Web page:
In possession, Bernauer often found himself in this right central midfield position that we can see him occupying in the image above. As a result of the midfielder’s long-ball-playing quality, Concarneau often tried to set up this diagonal cross-field ball which we can see Bernauer lining up, aiming for the left-winger, in this particular passage of play.
This was a dangerous ball that Bernauer was capable of playing to set his teammates off on a run in behind the opposition’s defensive line, however, one scenario in which Bernauer, at times, didn’t fare well when in possession of the ball, was when playing this type of long-ball when on the move.
While the 22-year-old was good at dealing with pressure, he often attempted to play long-balls like this on the move and that often resulted in him either putting too much power on the pass or misdirecting the pass, which led to the Concarneau attack fizzling out. However, his ability to pick out these passes was still evident and he has shown himself to be capable of hurting the opposition via cross-field balls like this.
While he struggled, at times with the accuracy of his long-balls when playing them on the move, Bernauer’s long-ball-playing ability was best utilised when he was more stationary, which was the case for the ball that he plays in this image above.
His accuracy appeared to be better from these types of situations and the 22-year-old appeared to be more comfortable with playing his passes from this type of scenario as opposed to when forced to play a pass on the move.
We can see Bernauer occupying the deep, central position that we’ve already established that he often liked to pick up, in this image and we can also see that he is under plenty of pressure from an opposition player here.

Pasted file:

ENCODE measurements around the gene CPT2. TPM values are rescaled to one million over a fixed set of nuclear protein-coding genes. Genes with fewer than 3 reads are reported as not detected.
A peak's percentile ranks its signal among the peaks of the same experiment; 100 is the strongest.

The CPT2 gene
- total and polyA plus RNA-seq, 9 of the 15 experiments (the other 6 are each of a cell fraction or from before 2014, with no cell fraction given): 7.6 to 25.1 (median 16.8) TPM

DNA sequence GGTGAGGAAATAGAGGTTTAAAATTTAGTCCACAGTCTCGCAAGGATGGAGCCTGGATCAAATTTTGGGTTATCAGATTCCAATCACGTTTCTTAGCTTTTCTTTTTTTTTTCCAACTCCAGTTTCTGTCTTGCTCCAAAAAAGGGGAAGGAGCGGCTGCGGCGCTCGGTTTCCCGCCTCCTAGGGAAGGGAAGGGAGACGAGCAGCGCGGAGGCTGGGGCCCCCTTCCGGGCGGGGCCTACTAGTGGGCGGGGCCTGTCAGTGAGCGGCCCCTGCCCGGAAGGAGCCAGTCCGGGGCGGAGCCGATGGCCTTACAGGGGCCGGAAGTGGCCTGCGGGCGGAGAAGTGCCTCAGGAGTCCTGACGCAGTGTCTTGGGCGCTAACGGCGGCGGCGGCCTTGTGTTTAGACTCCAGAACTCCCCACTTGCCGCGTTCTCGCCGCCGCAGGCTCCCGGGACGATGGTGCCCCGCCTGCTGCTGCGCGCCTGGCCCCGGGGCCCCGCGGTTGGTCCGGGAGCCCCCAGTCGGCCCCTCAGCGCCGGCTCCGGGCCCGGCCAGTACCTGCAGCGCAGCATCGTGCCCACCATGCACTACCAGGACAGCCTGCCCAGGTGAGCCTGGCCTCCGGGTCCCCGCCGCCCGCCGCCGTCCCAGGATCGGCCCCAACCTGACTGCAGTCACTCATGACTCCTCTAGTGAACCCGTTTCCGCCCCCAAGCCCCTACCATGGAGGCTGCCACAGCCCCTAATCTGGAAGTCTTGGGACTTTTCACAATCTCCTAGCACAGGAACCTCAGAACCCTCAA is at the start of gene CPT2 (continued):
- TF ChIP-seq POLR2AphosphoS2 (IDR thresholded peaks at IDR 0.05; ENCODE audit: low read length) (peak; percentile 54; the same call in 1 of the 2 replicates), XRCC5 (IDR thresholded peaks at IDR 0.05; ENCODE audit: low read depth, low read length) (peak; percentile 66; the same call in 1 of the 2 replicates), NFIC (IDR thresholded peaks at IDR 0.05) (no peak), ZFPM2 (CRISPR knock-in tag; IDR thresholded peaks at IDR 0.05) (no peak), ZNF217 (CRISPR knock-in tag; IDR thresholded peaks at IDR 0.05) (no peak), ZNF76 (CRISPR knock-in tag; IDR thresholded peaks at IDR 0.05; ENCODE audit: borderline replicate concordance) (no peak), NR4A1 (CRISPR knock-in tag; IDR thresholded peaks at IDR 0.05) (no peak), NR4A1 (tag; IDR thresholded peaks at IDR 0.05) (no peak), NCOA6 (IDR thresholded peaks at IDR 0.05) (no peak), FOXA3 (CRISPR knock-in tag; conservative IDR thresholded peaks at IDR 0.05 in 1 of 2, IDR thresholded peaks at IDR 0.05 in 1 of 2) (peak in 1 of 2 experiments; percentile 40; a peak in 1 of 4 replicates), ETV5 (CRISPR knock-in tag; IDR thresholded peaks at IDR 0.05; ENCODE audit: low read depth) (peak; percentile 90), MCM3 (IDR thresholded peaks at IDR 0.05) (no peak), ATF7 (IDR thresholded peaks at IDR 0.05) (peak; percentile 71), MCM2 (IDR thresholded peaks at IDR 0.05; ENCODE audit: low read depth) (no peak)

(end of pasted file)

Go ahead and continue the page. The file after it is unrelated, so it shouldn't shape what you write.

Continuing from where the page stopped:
However, he wasn’t moving at pace here, unlike in the previous passage of play that we analysed and he was also calm under pressure, once again, and gave himself enough time to get his head up and scan the pitch ahead of him to pick out an offensive teammate running in behind, the result of which we can see in the above image.
To conclude this tactical analysis piece, we feel that Bernauer’s pace, his anticipation and his technical tackling ability are a high standard for Championnat National level and if his team’s tactics allow him to use these attributes to press the opposition aggressively, then he can be a very useful player off the ball.
On the ball, Bernauer’s long-ball playing quality is key to his game and his calmness and vision are traits that help him to perform well as a deep-lying playmaker.
If given played in a deep-lying playmaking role, from which he doesn’t have to carry the ball forward and instead can just focus on picking out offensive players via his long-balls, then Bernauer has shown that he can be a threat on the ball versus various types of opposition defensive set-ups.